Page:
https://www.poder360.com.br/opiniao/gove... , for example, reports that when asked by a bank executive in the 2018 campaign why he “proudly displayed such theses as homophobia, racism and misogyny,” Bolsonaro offered a suggestive linguistic-ideological comment in response: “I used to say that to appeal for attention. Nobody would look at me if I wasn’t controversial. But outside of the TV I’m another person.” While his private persona does not concern us here, let’s now move to a linguistic analysis of his public persona.
3. THE NON-SERIOUS PERSONA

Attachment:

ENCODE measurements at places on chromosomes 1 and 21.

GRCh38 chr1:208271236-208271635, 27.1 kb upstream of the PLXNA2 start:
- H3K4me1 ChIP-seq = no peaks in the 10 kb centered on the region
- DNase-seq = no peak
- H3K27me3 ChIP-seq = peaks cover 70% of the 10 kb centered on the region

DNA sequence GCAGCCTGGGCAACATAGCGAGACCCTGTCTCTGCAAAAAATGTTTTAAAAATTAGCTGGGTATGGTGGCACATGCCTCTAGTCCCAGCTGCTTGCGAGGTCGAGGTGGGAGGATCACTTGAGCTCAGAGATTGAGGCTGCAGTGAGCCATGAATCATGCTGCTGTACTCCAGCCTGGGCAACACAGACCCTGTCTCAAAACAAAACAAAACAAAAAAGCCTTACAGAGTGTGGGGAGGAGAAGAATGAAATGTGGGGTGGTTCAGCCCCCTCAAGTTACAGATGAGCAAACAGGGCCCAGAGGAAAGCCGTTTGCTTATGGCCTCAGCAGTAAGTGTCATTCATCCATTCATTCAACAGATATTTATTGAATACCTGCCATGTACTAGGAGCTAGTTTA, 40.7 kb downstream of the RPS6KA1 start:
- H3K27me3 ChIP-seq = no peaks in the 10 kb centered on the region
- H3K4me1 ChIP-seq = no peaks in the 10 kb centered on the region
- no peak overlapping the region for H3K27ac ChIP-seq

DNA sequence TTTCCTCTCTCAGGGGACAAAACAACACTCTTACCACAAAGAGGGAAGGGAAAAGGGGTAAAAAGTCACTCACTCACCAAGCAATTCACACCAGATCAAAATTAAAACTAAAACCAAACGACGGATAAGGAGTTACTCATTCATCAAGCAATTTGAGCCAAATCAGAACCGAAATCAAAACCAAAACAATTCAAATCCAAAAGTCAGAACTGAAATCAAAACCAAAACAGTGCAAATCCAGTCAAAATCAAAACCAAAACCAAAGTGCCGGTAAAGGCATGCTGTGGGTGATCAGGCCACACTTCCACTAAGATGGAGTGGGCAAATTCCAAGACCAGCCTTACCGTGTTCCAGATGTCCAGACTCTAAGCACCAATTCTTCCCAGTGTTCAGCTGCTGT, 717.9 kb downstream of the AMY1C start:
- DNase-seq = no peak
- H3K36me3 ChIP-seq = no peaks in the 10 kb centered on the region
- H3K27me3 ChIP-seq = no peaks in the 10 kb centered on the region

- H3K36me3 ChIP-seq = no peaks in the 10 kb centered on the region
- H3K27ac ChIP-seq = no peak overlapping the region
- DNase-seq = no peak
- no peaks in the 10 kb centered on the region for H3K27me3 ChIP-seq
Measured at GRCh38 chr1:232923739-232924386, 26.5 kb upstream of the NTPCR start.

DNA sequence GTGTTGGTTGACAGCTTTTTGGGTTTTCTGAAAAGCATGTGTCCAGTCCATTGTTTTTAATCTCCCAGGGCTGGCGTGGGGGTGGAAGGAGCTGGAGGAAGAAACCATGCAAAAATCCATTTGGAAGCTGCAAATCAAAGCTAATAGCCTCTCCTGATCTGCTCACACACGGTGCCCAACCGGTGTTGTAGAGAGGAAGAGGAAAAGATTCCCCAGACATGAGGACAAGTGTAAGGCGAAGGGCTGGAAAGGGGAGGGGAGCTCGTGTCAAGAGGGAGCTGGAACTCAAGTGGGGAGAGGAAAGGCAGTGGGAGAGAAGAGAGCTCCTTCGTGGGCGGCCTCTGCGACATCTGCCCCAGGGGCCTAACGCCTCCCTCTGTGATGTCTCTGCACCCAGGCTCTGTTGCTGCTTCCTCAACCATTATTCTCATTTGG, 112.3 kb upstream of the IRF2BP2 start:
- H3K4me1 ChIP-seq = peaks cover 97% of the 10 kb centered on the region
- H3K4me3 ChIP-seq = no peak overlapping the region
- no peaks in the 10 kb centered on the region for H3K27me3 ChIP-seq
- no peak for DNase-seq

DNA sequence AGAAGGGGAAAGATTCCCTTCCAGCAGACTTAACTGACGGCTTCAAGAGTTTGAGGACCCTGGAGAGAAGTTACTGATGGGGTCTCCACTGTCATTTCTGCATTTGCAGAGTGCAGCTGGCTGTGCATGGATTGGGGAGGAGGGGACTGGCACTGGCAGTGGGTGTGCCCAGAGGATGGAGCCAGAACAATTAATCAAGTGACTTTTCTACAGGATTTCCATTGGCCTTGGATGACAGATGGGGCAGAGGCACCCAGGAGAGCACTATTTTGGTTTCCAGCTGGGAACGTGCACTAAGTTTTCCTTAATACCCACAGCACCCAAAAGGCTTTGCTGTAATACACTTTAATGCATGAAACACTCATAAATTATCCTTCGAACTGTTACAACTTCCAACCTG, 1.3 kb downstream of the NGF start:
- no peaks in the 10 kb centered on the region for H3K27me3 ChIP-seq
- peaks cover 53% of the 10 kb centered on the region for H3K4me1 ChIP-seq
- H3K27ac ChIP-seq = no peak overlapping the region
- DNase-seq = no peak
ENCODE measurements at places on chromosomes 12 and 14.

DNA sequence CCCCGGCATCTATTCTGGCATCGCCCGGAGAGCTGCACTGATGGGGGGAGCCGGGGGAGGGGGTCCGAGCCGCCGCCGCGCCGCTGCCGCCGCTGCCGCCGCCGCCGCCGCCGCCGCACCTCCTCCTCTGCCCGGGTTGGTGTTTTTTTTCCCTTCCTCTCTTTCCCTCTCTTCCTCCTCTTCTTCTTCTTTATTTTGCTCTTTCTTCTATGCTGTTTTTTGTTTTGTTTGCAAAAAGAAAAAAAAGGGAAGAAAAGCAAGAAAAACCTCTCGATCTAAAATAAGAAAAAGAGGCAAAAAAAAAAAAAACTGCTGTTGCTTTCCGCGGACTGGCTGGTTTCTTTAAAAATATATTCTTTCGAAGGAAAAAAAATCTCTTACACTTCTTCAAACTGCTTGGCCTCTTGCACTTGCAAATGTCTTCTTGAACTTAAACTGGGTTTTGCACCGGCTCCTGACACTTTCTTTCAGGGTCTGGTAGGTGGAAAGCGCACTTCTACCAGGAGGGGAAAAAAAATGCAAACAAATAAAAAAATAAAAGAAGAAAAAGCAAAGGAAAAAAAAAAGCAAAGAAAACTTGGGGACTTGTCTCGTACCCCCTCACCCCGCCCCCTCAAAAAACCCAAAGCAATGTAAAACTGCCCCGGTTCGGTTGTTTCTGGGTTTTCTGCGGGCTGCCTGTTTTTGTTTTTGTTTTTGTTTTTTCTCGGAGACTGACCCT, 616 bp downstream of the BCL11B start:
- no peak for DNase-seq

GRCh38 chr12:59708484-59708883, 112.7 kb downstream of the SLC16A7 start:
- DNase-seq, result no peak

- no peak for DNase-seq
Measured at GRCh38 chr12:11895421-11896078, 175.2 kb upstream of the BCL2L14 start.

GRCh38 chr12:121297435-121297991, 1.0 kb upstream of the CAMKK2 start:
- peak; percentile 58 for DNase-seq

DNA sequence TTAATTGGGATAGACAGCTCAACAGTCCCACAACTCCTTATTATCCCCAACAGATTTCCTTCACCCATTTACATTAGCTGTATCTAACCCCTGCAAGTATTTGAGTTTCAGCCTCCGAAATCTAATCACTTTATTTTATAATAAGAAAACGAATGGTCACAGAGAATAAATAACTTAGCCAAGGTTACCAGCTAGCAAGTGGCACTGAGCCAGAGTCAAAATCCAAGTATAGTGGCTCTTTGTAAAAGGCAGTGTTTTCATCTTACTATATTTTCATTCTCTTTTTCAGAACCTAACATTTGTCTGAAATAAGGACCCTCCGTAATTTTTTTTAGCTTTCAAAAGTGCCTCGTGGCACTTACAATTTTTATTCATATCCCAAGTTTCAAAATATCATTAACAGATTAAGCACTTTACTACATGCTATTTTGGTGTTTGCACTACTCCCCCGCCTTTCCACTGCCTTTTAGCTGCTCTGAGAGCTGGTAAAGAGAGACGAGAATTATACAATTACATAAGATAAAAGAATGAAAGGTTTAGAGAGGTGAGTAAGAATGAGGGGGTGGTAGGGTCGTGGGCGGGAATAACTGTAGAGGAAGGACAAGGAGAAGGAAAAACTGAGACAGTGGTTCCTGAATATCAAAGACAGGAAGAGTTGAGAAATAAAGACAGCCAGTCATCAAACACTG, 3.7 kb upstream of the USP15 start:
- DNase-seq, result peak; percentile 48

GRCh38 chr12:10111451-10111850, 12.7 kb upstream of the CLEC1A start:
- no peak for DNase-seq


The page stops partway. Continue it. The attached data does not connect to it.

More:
In their pioneering analysis of Donald Trump’s gestures - an important semiotic resource that helped him ascend from a millionaire businessman and media celebrity to president -, Hall, Goldstein and Ingram (2016)HALL, Kira; GOLDSTEIN, Donna; INGRAM, Matthew (2016) The hands of Donald Trump: entertainment, gesture, spectacle. Hau: Journal of Ethnographic Theory. v. 6, p. 2, pp. 71-100. point that the success of his candidacy in part resulted from its “value as comedic entertainment” (p. 71). In the mediatized sphere of politics nowadays, comedic performances “accrue visual capital” while shielding the performer from the seriousness of the propositional content of their utterances. Building on the work on carnivalization by Bakhtin (1984)BAKHTIN, Mikhail. (1984) Rabelais and his world. Translated by Helene Iswolsky. Bloomington: Indiana University Press. and on framing by Goffman (1974), Hall, Goldstein and Ingram remind us that “[i]t is hard to critique a clown, we are too busy laughing” (p. 73). My point is that the affordances of comedic performance, play, and entertainment are key to understanding the persona that Bolsonaro projects to the public. His relationship with truth, his scorn for the traditional corporate news media, his fabricated populist style as “an average man from the people” who jokes about everything are embedded in the jesting celebrity style that made him famous over the decades. Yet it is not any type of joking that coheres with Bolsonaro’s persona. Over the years, his jocular performances have been meant to be outrageous. As the country was progressively moving towards a “standard” social-democratic political register - for instance, predecessors of Bolsonaro like Fernando Henrique Cardoso, Luiz Inacio Lula da Silva and Dilma Rousseff all embraced political correctness -, sectors of the Brazilian population grew uneasy with the alleged muzzle of politically correct language (see RAJAGOPALAN, 2000RAJAGOPALAN, K. (2000) “Sobre o porquê de tanto ódio contra a linguagem ‘politicamente correta’”. In: F. L. Lopes da Silva; H. M. M. Moura (orgs.). O Direito à fala - A questão do preconceito linguístico. Florianópolis: Insular, pp. 93-102.;